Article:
The 3rd Infantry Division is a combined arms and light infantry division of the United States Army based at Fort Stewart, Georgia. It is a direct subordinate unit of the XVIII Airborne Corps and U. S. Army Forces Command, its current organization includes one Infantry and two armored brigade combat teams, one aviation brigade, a division artillery and support elements. The division has a distinguished history, having seen active service in both World War I and World War II; the division fought in France in World War I. In World War II, it landed with Gen. Patton's task force in a contested amphibious landing on the coast of Morocco, North Africa, overwhelming Vichy French defenders in November 1942. In 1943, the division invaded Sicily in July, invaded Italy at Salerno in September, before fighting in France and Germany. Medal of Honor recipient Audie Murphy, featured in the Hollywood movie, "To Hell and Back," was a member; the division served in the Korean War. From 1957 until 1996, the division was a major part of the United States Army's presence in the NATO alliance in West Germany.
The 3rd Division was activated 21 November 1917, seven months after the American entry into World War I, at Camp Greene, North Carolina. Eight months it saw combat for the first time in France on the Western Front. Headquarters, 3rd Division 5th Infantry Brigade 4th Infantry Regiment 7th Infantry Regiment 8th Machine Gun Battalion 6th Infantry Brigade 30th Infantry Regiment 38th Infantry Regiment 9th Machine Gun Battalion 3rd Field Artillery Brigade 10th Field Artillery Regiment 18th Field Artillery Regiment 76th Field Artillery Regiment 3rd Trench Mortar Battery 7th Machine Gun Battalion 6th Engineer Regiment 5th Field Signal Battalion Headquarters Troop, 3rd Division 3rd Train Headquarters and Military Police 3rd Ammunition Train 3rd Supply Train 3rd Engineer Train 3rd Sanitary Train 5th, 7th, 26th, 27th Ambulance Companies and Field HospitalsAt midnight on 14 July 1918, the division earned lasting distinction. Engaged in the Aisne-Marne Offensive as a member of the American Expeditionary Force to Europe, the division was protecting the French capital of Paris with a position on the banks of the Marne River.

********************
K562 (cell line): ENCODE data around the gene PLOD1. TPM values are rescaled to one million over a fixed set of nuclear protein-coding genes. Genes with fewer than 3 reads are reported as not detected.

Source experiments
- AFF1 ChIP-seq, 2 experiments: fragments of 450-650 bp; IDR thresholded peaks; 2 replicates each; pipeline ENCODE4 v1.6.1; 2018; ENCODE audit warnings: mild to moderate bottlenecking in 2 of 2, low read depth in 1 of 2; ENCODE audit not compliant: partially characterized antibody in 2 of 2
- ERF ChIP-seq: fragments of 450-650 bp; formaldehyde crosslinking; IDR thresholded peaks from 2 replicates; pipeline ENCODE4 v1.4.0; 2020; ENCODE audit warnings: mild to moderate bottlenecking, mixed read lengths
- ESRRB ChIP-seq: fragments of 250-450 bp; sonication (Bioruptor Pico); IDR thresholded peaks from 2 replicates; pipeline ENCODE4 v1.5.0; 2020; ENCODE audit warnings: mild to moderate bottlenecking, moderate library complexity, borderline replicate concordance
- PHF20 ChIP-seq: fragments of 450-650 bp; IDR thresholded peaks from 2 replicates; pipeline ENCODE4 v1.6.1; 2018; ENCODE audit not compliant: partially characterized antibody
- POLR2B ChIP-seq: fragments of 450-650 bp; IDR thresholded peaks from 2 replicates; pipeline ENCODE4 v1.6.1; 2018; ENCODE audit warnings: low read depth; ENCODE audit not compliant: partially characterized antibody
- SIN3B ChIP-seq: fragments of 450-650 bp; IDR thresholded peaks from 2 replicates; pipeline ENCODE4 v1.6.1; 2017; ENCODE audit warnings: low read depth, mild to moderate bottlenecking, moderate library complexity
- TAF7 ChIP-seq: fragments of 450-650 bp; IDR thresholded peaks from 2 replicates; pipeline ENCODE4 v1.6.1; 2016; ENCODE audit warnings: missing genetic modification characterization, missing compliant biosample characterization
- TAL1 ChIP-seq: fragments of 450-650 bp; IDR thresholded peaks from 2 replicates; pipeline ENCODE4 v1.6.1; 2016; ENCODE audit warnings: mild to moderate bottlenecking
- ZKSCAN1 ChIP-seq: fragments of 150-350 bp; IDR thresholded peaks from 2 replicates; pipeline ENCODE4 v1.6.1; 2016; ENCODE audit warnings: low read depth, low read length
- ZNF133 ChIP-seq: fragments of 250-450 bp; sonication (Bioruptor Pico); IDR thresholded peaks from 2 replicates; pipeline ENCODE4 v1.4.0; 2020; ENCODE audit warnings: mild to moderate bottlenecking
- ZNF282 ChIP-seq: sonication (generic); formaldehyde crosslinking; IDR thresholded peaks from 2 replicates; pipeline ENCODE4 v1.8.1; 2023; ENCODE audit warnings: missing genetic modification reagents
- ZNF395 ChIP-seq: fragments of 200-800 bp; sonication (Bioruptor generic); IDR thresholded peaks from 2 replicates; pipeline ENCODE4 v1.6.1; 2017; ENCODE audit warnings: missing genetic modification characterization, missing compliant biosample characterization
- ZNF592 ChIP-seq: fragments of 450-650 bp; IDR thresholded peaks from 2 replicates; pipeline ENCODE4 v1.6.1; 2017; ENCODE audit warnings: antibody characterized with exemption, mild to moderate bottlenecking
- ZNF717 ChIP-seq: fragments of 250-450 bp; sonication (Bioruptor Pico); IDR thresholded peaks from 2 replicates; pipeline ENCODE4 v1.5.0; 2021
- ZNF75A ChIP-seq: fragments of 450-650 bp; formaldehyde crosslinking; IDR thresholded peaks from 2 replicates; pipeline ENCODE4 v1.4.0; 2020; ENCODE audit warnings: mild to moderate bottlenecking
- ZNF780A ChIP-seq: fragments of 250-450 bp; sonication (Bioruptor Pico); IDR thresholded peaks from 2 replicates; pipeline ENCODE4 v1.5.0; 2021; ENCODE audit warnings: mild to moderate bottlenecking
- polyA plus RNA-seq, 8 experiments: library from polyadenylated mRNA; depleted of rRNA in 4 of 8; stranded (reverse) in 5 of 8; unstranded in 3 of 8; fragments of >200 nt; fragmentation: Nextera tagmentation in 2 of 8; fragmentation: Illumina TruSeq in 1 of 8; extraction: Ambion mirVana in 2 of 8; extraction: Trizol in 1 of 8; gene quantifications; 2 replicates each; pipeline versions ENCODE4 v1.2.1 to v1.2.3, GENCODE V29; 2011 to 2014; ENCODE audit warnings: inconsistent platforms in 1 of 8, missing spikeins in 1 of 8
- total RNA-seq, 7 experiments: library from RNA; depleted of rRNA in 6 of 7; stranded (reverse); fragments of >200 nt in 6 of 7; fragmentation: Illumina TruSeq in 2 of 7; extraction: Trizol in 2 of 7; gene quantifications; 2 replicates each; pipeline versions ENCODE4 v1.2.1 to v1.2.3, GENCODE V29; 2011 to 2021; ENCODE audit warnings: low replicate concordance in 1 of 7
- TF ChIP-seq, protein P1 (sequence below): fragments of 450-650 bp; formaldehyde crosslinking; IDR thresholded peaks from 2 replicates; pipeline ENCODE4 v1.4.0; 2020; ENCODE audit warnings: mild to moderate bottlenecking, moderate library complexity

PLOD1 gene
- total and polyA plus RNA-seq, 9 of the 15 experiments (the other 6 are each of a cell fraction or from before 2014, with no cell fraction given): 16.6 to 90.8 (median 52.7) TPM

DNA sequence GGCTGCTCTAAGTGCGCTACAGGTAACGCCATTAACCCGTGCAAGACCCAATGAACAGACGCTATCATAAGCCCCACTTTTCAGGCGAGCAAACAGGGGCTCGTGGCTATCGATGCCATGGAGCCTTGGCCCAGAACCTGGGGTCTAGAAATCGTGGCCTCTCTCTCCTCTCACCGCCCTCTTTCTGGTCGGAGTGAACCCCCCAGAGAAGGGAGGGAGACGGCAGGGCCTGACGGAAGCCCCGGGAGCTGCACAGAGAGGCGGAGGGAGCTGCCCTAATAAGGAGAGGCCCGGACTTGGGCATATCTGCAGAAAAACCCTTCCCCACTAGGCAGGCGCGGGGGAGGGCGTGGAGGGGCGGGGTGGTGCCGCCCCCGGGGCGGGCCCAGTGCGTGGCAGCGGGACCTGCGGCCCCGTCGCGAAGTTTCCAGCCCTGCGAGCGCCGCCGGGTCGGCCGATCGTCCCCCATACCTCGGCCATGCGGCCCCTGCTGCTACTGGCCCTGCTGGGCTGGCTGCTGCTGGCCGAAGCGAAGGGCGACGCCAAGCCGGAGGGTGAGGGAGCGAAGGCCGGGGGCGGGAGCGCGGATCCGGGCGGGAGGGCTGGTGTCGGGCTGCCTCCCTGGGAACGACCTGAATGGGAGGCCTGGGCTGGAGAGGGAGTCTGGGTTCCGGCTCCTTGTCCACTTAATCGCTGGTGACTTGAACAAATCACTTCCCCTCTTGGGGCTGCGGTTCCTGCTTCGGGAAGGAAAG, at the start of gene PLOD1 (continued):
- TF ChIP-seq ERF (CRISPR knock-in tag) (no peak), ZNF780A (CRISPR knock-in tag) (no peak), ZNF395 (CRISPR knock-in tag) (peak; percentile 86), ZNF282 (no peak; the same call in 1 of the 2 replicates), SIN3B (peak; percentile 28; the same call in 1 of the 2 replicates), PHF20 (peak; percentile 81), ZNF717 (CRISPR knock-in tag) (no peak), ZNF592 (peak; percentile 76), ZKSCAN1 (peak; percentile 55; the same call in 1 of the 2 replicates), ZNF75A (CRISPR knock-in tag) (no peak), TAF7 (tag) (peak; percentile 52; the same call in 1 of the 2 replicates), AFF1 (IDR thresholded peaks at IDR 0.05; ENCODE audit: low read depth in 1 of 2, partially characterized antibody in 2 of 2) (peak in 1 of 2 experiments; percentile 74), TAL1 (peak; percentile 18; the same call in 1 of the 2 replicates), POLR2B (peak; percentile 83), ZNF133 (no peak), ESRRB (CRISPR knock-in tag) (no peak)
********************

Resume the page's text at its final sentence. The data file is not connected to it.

The 7th Machine Gun Battalion of the 3rd Division rushed to Château-Thierry amid retreating French troops and held the Germans back at the Marne River. While surrounding units retreated, the 3rd Division, including the 4th, 30th and 38th Infantry Regiments, remained steadfast throughout the Second Battle of the Marne, Colonel Ulysses G. McAlexander's dogged defense earned the 3rd Division its nickname as the "Rock of the Marne". During the massive attack, the 3rd Infantry Division's commanding officer, Major General Joseph T. Dickman, famously cried out "Nous Resterons La", their Blue and White insignia earned them the nickname The Blue and White Devils." The rest of the division was absorbed under French command until brought back together under the command of Major General Joseph T. Dickman and by 15 July 1918 they took the brunt of what was to be the last German offensive of the war. General John Joseph "Black Jack" Pershing, Commander-in-chief of the AEF on the Western Front, called this stand "one of the most brilliant pages in the annals of military history".
During the war two members of the division were awarded the Medal of Honor. Casualties during the war were 3,177 killed in action with 12,940 wounded. Commanders MG Joseph T. Dickman BG J. A. Irons MG Joseph T. Dickman BG J. A. Irons BG Charles Crawford BG J. A. Irons BG Charles Crawford MG Joseph T. Dickman BG F. W. Sladen MG Beaumont B. Buck BG Preston Brown MG Robert L. Howze Headquarters, 3rd Infantry Division 7th Infantry Regiment 15th Infantry Regiment 30th Infantry Regiment Headquarters and Headquarters Battery, 3rd Infantry Division Artillery 9th Field Artillery Battalion 10th Field Artillery Battalion 39th Field Artillery Battalion 41st Field Artillery Battalion 10th Engineer Combat Battalion 3rd Medical Battalion 3rd Cavalry Reconnaissance Troop, Mechanized Headquarters, Special Troops, 3rd Infantry Division Headquarters Company, 3rd Infantry Division 703rd Ordnance Light Maintenance Company 3rd Quartermaster Company 3rd Signal Company Military Police Platoon Band 3rd Counterintelligence Corps Detachment The 3rd Division is the only division of the U.